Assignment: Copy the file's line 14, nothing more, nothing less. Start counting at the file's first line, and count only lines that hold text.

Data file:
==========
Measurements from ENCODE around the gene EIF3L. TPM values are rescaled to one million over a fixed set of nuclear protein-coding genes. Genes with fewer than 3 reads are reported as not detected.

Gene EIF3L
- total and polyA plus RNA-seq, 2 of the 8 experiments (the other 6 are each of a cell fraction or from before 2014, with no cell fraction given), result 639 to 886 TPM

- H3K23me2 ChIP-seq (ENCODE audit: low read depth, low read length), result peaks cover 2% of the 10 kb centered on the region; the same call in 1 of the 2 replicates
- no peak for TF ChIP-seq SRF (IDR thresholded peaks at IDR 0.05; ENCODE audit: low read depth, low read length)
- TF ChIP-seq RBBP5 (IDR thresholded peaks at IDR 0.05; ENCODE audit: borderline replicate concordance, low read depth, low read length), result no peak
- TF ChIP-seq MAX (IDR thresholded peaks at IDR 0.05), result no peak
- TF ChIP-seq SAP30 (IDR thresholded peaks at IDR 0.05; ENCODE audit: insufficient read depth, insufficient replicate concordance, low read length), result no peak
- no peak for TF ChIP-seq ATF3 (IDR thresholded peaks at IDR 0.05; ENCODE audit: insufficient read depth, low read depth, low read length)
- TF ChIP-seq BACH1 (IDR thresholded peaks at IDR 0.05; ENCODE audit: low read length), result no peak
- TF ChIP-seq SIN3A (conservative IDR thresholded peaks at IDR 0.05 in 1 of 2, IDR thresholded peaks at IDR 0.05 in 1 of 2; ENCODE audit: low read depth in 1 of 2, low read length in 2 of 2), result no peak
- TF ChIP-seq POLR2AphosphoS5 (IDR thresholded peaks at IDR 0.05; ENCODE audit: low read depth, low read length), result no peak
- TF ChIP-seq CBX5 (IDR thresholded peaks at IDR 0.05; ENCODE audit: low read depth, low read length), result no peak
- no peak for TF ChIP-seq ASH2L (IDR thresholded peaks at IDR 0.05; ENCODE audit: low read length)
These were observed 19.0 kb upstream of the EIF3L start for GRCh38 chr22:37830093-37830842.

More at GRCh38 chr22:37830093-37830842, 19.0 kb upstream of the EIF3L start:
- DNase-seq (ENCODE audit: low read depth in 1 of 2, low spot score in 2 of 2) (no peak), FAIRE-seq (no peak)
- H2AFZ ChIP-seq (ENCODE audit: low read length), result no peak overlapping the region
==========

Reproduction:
- no peak for TF ChIP-seq ASH2L (IDR thresholded peaks at IDR 0.05; ENCODE audit: low read length)